ACPI vs DT at runtime

Arnd Bergmann arnd at
Mon May 5 10:29:44 PDT 2014

On Monday 05 May 2014 17:29:47 Alexander Holler wrote:
> Am 05.05.2014 16:41, schrieb Arnd Bergmann:
> > On Monday 05 May 2014 09:06:14 Alexander Holler wrote:
> >>
> >> A bit late (I don't follow the ML (or what happens in the ARM world)
> >> closely, but as I've recently read that ARM64 will go UEFI and ACPI, I
> >> wonder what was the reasoning behind that decision.
> >>
> >> Does anyone really assume we will become high quality UEFI and ACPI
> >> blobs from vendors? And such with reasonable support/update periods?
> >>
> >> For me that sounds like someone asked dreamers and was unable to adjust
> >> those answers in regard to reality.
> >
> > Where did you read that? It's simply not true and we should make sure
> > people stop spreading dangerous misinformation.
> I've recently read Grant Likely's blog entry about armv8 servers: 
> (I've read the disclaimer too  )

Ok, that is fine. Everything he says there is ok, but it's easy to
miss the point that he is only talking about general-purpose servers

> > For all embedded systems, DT remains the way to pass data about
> > nondiscoverable devices on arm64, and I expect that to include
> > "server" machines based on embedded SoCs.
> I usually avoid to talk about embedded systems as something different 
> (e.g. than servers). I think such differentations don't make much sense 
> anymore in times where people are getting in need of an administrator 
> for their phones. 

It's the server people that see themselves as something different
though. Which is funny because they came up with the idea to use
ACPI in order to improve interoperability between hardware vendors,
and now that they actually want to come out with systems, everything
can already be interoperable, except that ACPI support is getting
in the way.

> The problem I see is that if ARM requires UEFI and ACPI for general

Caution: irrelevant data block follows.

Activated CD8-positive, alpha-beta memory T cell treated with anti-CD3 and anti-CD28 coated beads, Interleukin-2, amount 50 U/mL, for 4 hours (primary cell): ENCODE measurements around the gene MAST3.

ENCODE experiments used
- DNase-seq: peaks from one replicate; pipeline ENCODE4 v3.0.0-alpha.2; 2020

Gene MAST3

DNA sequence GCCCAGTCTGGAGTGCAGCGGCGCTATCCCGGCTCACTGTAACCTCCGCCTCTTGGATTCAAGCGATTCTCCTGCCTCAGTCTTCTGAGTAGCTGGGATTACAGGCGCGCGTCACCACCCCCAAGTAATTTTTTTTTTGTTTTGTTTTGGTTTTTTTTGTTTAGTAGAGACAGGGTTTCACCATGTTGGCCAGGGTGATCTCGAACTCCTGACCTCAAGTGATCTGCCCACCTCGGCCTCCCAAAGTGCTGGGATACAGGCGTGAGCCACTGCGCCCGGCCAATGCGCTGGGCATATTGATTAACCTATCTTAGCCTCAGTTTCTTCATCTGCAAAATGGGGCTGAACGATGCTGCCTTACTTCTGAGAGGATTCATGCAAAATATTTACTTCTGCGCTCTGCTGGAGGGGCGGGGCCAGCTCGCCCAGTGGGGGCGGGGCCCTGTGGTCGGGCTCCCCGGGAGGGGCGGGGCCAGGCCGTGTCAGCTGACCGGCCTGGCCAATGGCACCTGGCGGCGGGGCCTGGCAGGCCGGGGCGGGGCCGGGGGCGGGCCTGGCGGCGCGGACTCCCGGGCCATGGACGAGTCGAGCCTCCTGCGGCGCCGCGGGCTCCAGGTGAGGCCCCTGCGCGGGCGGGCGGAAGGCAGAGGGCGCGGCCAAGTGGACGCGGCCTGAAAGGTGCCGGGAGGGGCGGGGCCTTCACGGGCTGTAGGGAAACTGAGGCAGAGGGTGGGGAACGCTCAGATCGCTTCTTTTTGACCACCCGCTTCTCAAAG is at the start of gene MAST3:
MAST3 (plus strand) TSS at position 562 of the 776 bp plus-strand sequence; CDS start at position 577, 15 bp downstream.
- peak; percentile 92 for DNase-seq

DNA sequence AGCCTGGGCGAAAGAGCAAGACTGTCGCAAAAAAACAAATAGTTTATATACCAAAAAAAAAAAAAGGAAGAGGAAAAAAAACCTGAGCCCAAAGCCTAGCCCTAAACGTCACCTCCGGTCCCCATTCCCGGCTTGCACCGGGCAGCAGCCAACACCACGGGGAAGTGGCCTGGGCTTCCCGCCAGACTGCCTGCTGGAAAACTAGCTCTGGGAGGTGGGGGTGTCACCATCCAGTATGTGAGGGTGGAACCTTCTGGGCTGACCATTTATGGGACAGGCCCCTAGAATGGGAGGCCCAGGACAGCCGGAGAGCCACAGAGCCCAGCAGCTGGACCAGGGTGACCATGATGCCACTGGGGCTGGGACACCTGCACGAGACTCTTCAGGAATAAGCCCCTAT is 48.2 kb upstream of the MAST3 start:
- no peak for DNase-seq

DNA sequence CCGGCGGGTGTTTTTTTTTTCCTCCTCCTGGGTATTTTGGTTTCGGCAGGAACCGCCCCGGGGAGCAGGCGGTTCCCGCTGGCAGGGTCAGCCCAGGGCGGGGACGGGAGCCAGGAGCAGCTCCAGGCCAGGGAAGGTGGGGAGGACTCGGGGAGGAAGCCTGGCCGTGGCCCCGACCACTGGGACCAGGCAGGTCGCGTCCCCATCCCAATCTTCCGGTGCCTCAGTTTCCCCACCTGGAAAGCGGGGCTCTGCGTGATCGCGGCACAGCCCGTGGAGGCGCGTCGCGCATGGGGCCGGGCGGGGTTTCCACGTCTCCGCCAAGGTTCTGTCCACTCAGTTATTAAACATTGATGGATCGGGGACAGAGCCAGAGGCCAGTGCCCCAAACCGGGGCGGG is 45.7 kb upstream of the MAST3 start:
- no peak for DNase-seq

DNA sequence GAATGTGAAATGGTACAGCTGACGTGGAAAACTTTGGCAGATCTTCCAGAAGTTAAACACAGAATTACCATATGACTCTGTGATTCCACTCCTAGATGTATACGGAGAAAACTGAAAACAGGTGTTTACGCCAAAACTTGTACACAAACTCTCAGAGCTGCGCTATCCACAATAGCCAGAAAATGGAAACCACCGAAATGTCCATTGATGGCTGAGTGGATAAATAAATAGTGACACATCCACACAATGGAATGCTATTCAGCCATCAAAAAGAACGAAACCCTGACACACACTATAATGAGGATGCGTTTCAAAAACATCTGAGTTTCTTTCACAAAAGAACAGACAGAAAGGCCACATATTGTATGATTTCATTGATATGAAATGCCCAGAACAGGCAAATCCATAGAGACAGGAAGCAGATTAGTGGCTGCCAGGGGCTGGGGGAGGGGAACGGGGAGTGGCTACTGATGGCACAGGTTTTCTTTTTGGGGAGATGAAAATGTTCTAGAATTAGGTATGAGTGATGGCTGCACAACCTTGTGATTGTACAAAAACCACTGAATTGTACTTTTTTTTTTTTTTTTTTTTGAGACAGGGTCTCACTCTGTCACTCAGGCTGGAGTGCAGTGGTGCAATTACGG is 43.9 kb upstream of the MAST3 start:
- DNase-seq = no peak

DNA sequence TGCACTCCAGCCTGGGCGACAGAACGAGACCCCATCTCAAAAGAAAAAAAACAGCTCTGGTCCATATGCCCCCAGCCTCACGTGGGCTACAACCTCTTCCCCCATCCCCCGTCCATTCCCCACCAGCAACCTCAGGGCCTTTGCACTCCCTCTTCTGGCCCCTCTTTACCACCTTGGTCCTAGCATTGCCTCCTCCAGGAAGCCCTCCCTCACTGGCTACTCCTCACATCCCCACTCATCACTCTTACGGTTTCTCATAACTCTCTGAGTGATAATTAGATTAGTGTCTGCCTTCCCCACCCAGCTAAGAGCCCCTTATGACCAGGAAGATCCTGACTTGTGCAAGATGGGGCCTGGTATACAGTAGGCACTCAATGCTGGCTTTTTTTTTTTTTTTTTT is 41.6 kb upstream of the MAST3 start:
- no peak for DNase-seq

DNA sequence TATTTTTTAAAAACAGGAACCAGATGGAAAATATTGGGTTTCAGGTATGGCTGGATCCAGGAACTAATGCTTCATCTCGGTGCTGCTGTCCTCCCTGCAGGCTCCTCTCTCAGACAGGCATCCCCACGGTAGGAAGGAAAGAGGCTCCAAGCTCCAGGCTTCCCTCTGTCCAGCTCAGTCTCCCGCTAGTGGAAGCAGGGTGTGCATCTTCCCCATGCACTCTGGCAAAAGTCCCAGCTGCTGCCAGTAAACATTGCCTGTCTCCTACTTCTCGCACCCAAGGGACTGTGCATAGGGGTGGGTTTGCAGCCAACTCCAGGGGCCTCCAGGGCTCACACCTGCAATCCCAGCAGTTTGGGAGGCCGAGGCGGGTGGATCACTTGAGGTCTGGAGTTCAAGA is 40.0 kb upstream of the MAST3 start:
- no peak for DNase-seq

> purpose ARMv8 servers, SOC vendors and the kernel will have to support 
> that (I make the maybe silly assumption every ARMv8 SOC vendor wants to 
> play in the server market). That means the kernel has to support it too.

I don't think they are in a position to make that a requirement
for servers in general. There is a boot architecture document that
requires the use of ACPI for compliant systems. That doesn't prevent
anyone from shipping a noncompliant system. I think it's similar to
the SBSA specification: It's nice for companies to build a system
compliant with that in theory, because then they get support for
any OS that supports compliant systems, but in practice, I expect
most of them to treat the spec as more of a suggestion and take
shortcuts wherever it suits them.

> And nobody likes to support two types of something. So there is a 
> requirement (on paper) for UEFI and ACPI (both likely closed blobs), but 
> none for the open stuff. And when I now start to think about paper 
> loving vogons, I don't need much imagination which type will be 
> streamlined away.

I'm very strongly supporting the idea that we should not have two
different kinds of device abstractions for a given SoC family. I also
think we have two very distinct groups of SoC vendors here:

* One side actively wants to use APCI, as they want to support MS Windows,
  and they have fast and simple general-purpose SoCs designed around
  the ACPI concepts and SBSA compliance. They wouldn't ship an open
  system anyway, and when they can show a reasonable implementation
  of ACPI that works on their systems, we will very likely merge that.

* The other side has existing special-purpose SoC designs with ARM32,
  PowerPC, MIPS or other CPU cores and they want to migrate to ARM64
  because everyone else is doing that too. They ship whatever their
  customers want, but they care little about Windows support, or strict
  standards compliance as long as their customers are happy. There is
  a lot of opposition to ACPI both in the customer base and the upstream
  Linux community for these machines, so these are likely to stay with
  DT for the foreseeable future. In fact, fear over fragmentation with
  ACPI on these systems one of the issues currently holding up merging
  ACPI for the first category.


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